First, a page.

In the United States, there are currently three methods of procuring black start. The most common is Cost of Service, as it is the simplest and is the traditional method. It is currently used by the California Independent System Operator (CAISO), the PJM Interconnection[2] and the New York Independent System Operator[3] (NYISO). Although the exact mechanisms differ somewhat the same approach is used, namely that units are identified for black start and their documented costs are then funded and rolled into a tariff for cost recovery. The second method is a new method used by the Independent System Operator of New England[4] (ISO-NE). The new methodology is a flat rate payment which increases black start remuneration to encourage provision. The monthly compensation paid to a generator is determined quite simply by multiplying a flat rate (in $/KWyr and referred to as the $Y value) by the unit's Monthly Claimed Capability for that month. The purpose of this change was to simplify procurement and incent provision of black start. The final method of procurement is competitive procurement as used by the Electric Reliability Council of Texas[5] (ERCOT). Under this approach ERCOT runs a market for black start services. Interested participants submit an hourly standby cost in $/hr (e.g. $70 per hour), often termed an availability bid, that is unrelated to the capacity of the unit. Using various criteria ERCOT evaluates these bids and the selected units are paid as bid, presuming an 85% availability. Each black start unit must be able to demonstrate that it can startup another unit in close proximity to begin the islanding and synchronization of the grid.

In other jurisdictions there are differing methods of procurement. The New Zealand System Operator[6] procures the Blackstart capability via competitive tender. It solicits closed tenders from potential providers and enters into contracts with those parties that it identifies. In addition to New Zealand there are a number of other jurisdictions that also appear to have some sort of competitive procurement, although not as structured as ERCOT. These include the Alberta Electric System Operator[7], as well as Independent Electric System Operator of Ontario[8] , both of which use a long-term Request For Proposals approach similar to New Zealand and ERCOT.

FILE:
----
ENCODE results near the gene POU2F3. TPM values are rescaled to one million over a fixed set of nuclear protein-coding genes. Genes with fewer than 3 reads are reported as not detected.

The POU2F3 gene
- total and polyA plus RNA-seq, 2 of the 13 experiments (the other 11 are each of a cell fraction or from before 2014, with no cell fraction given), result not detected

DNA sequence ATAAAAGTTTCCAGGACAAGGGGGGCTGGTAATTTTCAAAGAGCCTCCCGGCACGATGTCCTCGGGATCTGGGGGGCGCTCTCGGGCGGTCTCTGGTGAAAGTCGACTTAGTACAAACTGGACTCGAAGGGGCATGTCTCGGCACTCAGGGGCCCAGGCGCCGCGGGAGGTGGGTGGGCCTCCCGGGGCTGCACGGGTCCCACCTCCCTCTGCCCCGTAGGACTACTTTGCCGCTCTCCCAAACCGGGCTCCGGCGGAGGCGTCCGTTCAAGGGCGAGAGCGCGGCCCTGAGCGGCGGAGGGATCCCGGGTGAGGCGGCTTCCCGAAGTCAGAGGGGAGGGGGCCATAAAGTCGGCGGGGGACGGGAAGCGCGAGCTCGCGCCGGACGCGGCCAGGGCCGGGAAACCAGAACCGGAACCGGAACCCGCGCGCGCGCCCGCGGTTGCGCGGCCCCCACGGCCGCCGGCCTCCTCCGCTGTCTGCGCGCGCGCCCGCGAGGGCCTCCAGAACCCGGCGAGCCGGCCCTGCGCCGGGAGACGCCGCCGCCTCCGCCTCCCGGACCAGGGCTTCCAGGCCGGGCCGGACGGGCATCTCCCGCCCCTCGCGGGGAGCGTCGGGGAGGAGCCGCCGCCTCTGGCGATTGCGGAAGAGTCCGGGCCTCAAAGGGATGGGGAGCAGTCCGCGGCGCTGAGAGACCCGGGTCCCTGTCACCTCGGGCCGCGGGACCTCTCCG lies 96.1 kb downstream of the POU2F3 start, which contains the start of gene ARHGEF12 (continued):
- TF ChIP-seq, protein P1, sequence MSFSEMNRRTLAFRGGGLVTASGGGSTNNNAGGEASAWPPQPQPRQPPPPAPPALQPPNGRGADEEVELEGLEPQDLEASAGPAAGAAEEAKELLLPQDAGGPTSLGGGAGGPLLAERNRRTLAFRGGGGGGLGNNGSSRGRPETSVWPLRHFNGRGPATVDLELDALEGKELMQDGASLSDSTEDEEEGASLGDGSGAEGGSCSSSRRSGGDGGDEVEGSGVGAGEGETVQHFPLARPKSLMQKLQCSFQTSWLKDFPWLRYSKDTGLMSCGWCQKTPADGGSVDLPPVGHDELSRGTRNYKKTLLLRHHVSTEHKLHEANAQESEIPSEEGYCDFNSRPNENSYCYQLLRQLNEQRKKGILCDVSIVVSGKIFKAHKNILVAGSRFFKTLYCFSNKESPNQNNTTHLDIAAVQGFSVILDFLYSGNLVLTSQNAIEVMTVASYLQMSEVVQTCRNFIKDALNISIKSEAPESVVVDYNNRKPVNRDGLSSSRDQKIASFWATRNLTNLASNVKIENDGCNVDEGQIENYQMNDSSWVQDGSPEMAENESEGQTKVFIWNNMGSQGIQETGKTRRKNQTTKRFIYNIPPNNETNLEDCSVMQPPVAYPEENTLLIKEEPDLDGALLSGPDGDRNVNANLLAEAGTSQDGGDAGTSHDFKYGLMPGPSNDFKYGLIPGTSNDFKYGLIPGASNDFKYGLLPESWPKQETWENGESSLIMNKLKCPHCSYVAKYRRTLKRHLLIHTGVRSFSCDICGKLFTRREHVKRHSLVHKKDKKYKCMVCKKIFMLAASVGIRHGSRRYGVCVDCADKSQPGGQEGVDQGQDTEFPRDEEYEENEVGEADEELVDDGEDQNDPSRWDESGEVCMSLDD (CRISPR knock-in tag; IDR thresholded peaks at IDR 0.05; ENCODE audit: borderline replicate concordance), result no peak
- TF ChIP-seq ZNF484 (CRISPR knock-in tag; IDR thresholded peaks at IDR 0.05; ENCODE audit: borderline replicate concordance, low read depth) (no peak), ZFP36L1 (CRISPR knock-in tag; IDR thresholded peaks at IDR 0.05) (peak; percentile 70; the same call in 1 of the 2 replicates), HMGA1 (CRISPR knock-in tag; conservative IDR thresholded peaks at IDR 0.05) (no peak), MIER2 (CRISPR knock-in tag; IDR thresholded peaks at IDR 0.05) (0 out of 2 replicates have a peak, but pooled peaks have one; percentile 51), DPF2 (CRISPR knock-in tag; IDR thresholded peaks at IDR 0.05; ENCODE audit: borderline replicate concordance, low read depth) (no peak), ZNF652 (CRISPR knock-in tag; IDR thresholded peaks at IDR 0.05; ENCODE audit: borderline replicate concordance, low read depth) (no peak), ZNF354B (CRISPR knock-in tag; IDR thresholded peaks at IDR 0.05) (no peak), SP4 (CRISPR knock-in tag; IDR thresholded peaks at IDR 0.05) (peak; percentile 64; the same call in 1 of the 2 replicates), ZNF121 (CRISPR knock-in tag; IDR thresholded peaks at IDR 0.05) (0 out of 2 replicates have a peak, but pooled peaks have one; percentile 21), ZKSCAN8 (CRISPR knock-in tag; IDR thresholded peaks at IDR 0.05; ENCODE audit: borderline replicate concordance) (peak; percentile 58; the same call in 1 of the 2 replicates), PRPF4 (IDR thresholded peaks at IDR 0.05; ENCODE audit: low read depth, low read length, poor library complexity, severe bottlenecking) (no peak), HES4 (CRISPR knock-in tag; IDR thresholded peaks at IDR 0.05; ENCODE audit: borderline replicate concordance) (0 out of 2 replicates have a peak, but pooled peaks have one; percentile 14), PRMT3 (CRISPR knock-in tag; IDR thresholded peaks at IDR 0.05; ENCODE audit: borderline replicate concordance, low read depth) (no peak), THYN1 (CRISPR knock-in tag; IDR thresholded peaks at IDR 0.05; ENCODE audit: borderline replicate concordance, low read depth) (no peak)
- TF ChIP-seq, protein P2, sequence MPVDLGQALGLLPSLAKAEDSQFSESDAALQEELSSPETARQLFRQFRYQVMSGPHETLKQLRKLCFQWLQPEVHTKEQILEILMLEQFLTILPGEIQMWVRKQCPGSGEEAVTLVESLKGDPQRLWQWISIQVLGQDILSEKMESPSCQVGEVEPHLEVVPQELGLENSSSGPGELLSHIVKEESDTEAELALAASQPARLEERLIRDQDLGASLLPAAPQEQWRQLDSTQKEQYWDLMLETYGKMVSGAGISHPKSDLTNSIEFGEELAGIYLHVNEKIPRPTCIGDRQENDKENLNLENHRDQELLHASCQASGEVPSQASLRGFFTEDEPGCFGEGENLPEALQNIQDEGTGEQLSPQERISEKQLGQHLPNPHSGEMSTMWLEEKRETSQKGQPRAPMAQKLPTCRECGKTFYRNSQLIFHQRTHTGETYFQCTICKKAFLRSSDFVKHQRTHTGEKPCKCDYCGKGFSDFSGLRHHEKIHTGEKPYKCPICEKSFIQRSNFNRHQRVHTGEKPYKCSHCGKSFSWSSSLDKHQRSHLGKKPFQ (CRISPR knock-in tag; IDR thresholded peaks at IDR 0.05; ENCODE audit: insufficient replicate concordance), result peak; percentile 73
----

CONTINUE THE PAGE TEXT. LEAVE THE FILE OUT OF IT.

Limitations on black start sources

Not all generating plants are suitable for black-start capability. For example, wind turbines are usually connected to induction generators which are incapable of providing power to a de-energized network; the same may be true of mini-hydro or micro-hydro plants, which also rely on a power network connection for frequency regulation and reactive power supply. Many large high-voltage direct current converter stations cannot operate into a "dead" system, either, since they require commutation power from the system at the load end; this is not true of PWM-based HVDC schemes.

See also

2007: Isemonger, A.G. “The Viability of the Competitive Procurement of Blackstart: Lessons from the RTOs” The Electricity Journal Volume 20, Issue 8, October 2007, Pages 60-67 doi:10.1016/j.physletb.2003.10.071

Brendan Kirby and Eric Hirst, Maintaining System Black Start In Competitive Bulk-Power Markets, American Power Conference, Chicago, Illinois, April 1999, available online at: http://www.ornl.gov/sci/btc/apps/Restructuring/pub.htm

References

  1. ^ Introduction to Black Start(National Grid plc) Covers technical and commercial background.
  2. ^ See PJM Tariff: Schedule 6A of the PJM Tariff, available online at: http://www.pjm.com/documents/downloads/agreements/tariff.pdf and Blackstart Business Rules, available online at: http://www.pjm.com/markets/ancillary/downloads/blackstart-buss-rules.pdf
  3. ^ See the NYISO Accounting and Billing Manual, 2006, available online at: http://www.nyiso.com/public/webdocs/documents/manuals/administrative/acctbillmnl.pdf NYISO Ancillary Services Manual 2006, available at http://www.nyiso.com/public/documents/manuals/operations.jsp?maxDisplay=20 NYISO Tariff (2006) at Rate Schedule 5, starting page 91, Revised Sheet 311, and Rate Schedule 6, starting at Revised Sheet No. 269, available online at http://www.nyiso.com/public/webdocs/documents/tariffs/market_services/rate_schedules.pdf
  4. ^ See ISO-NE “Order Accepting Application” Docket No. ER03-291, Federal Energy Regulatory Commission , Issued Feb. 14 2003, available online at http://www.iso-ne.com/committees/comm_wkgrps/trans_comm/tariff_comm/mtrls/2006/may162006/index.html ISO-NE Open Access Transmission Tariff 2006 at p. 311, available online at http://www.iso-ne.com/regulatory/tariff/sect_2/oatt/index.html ISO-NE A3 Black Start Working Group Memo to the NEPOOL Transmission Committee, May 9 2006 available online at http://www.iso-ne.com/committees/comm_wkgrps/trans_comm/tariff_comm/mtrls/2006/may162006/index.html
  5. ^ See ERCOT Protocols Section 6, 2006 available online at: http://www.ercot.com/mktrules/protocols/current.html ERCOT’s bidding form is available online at: http://www.ercot.com/mktrules/protocols/current/22-%28A%29BlackStart-050105.doc
  6. ^ See the Electricity Commission of New Zealand’s Governance Rules, Schedule C5, Nov. 1 2005 at 180-182, available online at: http://www.electricitycommission.govt.nz/pdfs/rulesandregs/rules/rulespdf/Part-C-sched-C5-1Nov05.pdf
  7. ^ See http://www.aeso.ca/files/Nov05_BlackstartPP_v1.pdf
  8. ^ See http://www.theimo.com/imoweb/marketsAndPrograms/anc_serv.asp